LittleBigPlanet 2: An Exclusive Interview With Eric Fong, Associate Producer, SCEA

Posted By | On 11th, Nov. 2010 Under Interviews | Follow This Author @Shubhankar2508


GamingBolt recently had the chance to interview Eric Fong, Associate Producer of Sony Computer Entertainment America. We talked about their upcoming PS3 platformer, LittleBigPlanet 2, and about all the differences it will and will not have from its predecessor, and how it will be a much more refined, better game.

GamingBolt: One main problem about LittleBigPlanet was its clunky platforming. While everyone liked the create, play, share idea, the platforming, which is supposed to be central in a platforming game, was not very good. How do you plan to improve that in LBP2?

Eric Fong: I think some people love aspects of the platforming in LBP and some don’t.  However, I think changing the feel and handling of the game would fundamentally change the experience and possibly invalidate the over 3 million levels that have been published.

GamingBolt: We have been given immense freedom this time. Not only can we create levels or character models, we can even edit camera angles and the like! Where do you guys get these creative, fresh and innovative ideas? And what other changes do you plan on offering in Sackboy’s next outing?

Eric Fong: Media Molecule is definitely the most creative group of individuals I’ve had the pleasure of working with.  But a lot of credit HAS to go to the online community and the countless number of people that have uploaded and shared their creative gems with the rest of the world.  The fans took LBP1 to the limits of what was possible, far exceeding any of our expectations, and the team took a lot of that creativity as the framework for LBP2.  We discovered people wanted to create entirely new games (not just levels) and that became the mantra of LBP2.  Tools like the camera angle seem fairly mundane, but really impact a creator’s ability to tell a story or create the illusion of movement, depth, even gameplay perspective (as with the case of a top-down shooter).  Also keep an eye out for Sackbots, customizable non-player characters that are essential for things like machinima, crafting a narrative, or creating new game modes and The Controlinator, a tool that allows YOU to directly control your creations, allowing you to bind things like direction and speed to your controller.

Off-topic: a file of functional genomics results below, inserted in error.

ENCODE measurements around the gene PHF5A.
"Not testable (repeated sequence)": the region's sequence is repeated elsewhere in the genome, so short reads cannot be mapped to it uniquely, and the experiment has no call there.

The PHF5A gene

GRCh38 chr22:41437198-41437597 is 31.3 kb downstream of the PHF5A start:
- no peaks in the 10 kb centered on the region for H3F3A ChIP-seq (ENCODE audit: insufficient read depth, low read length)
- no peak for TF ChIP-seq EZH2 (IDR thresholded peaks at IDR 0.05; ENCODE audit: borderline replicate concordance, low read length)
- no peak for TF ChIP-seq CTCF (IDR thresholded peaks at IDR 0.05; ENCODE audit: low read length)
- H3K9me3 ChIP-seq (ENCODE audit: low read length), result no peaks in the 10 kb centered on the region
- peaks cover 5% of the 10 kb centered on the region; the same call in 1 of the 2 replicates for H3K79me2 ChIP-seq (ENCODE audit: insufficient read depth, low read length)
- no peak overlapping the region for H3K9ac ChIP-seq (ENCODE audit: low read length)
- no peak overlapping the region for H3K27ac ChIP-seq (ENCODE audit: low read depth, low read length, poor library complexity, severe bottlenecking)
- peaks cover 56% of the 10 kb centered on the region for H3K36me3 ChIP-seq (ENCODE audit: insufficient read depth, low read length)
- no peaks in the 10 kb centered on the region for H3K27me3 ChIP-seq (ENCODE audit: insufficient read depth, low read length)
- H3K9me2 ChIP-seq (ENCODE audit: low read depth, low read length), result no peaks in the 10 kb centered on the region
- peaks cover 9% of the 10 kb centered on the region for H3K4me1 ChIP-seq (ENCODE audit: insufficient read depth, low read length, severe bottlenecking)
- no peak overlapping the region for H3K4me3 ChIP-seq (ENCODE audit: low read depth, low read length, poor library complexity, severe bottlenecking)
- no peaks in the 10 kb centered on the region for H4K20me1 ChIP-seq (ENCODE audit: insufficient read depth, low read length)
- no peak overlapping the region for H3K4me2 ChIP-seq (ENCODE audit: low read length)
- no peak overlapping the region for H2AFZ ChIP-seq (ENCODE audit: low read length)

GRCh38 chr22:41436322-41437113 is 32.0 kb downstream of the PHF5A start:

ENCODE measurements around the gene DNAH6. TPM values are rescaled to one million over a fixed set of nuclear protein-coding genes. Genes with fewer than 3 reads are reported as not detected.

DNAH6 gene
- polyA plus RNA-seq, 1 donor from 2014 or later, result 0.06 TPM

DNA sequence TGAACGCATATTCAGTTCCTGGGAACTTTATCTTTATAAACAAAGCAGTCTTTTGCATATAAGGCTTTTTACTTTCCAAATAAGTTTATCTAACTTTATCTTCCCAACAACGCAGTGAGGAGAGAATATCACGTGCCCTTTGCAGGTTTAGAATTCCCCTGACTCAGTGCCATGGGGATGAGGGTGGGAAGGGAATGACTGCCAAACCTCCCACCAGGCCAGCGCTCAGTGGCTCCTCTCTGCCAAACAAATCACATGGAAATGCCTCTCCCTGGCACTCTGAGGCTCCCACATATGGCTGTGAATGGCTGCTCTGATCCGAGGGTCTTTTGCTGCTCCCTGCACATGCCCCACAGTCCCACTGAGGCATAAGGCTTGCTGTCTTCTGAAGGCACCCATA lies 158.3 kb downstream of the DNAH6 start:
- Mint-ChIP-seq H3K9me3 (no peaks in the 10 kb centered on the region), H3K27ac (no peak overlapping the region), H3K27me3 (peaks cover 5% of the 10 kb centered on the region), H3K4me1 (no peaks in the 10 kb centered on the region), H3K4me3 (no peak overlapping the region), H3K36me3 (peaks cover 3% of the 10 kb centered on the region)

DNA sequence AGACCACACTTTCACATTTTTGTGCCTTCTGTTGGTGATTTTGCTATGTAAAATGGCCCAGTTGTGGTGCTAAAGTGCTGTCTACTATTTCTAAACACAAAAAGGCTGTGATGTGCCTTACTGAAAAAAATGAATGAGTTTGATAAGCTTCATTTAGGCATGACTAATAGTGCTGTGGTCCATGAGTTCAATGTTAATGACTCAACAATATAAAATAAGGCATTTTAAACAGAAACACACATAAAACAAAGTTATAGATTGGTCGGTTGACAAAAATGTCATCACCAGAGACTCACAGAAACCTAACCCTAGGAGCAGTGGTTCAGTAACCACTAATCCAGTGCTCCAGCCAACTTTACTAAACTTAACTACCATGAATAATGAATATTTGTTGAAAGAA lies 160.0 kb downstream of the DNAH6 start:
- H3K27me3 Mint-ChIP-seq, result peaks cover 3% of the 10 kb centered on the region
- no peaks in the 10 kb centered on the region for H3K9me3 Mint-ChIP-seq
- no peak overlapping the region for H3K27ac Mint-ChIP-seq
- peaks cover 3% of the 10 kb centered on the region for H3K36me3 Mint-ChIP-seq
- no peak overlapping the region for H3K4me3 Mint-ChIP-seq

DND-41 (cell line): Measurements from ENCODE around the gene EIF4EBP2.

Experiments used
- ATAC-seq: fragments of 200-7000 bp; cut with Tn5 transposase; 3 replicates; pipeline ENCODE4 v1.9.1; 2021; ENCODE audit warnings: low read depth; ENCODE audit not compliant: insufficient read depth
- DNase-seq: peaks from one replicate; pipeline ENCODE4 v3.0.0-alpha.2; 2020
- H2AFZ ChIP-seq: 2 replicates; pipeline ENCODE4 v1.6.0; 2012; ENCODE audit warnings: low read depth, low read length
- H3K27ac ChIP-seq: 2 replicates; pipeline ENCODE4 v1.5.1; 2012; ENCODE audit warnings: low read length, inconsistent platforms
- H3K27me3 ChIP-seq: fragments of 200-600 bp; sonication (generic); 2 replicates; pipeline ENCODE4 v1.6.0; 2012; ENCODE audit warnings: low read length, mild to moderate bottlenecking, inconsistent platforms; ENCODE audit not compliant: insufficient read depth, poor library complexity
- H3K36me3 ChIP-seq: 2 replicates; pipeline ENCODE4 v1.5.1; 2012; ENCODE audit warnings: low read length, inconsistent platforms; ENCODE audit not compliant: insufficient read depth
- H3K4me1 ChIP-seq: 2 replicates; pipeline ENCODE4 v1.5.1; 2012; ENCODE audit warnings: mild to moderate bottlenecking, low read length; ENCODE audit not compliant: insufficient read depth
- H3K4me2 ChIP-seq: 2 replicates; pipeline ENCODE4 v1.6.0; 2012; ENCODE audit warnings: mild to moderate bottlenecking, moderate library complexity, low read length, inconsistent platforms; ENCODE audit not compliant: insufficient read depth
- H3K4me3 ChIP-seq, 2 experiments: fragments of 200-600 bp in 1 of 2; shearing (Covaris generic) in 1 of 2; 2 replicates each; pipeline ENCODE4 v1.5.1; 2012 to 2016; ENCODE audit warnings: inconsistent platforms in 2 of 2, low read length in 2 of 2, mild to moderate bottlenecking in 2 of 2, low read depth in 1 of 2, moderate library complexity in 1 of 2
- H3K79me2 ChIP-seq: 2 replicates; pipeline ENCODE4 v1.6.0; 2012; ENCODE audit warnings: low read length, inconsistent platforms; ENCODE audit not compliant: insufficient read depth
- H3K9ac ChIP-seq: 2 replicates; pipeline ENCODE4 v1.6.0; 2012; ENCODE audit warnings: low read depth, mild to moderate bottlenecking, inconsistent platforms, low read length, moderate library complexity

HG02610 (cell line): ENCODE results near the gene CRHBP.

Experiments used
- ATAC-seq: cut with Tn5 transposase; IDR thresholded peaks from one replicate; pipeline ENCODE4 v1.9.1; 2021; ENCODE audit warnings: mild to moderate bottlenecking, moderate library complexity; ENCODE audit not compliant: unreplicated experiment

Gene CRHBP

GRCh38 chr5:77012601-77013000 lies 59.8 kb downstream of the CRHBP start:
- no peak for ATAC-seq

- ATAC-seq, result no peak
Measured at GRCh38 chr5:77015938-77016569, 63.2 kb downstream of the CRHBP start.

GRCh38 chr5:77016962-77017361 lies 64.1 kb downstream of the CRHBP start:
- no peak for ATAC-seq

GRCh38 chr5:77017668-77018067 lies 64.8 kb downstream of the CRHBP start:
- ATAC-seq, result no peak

GamingBolt: Can we expect new Sackboy skins this time around? Perhaps Sephiroth or Cloud?

Eric Fong: There’s a veritable cornucopia of new skins, costumes, and accessories.  Unfortunately, I can’t comment on any specifics (that would ruin the surprise).

GamingBolt: LittleBigPlanet 2 seems to be moving over the confinements of the platforming genre. We know now that players will be able to create racing, puzzle, RPG and other types of levels. Can you delve a but deeper on that?

Eric Fong: Again, I think players really pushed the envelope with the tools in LBP1.  People were finding ways to make things like side scrolling shooters, but the game just wasn’t designed with that sort of gameplay in mind.  For LBP2, the team really had to fundamentally shift their philosophy to meet the demands of the fans.  To really achieve what it was players wanted, the team needed to introduce new concepts – like The Controlinator.  In LBP1, if I created a giant robot, I’d need a separate switch to move the arms, legs, jet pack, etc.  I would then have to position Sackboy at the correct switch, then turn on each appropriate switch to do something very basic.  In LBP2, The Controlinator simplifies the process, so now the analog sticks control the arms, the shoulder buttons control the legs, and X controls the jet pack.  As you can imagine, this allows for a variety of new game modes, such as pattern matching games (hit the X or O buttons to the beat) or change the pitch of the camera while you’re in a tank and you’ve got a top down shooter. These are just some of the possibilities we’ve considered.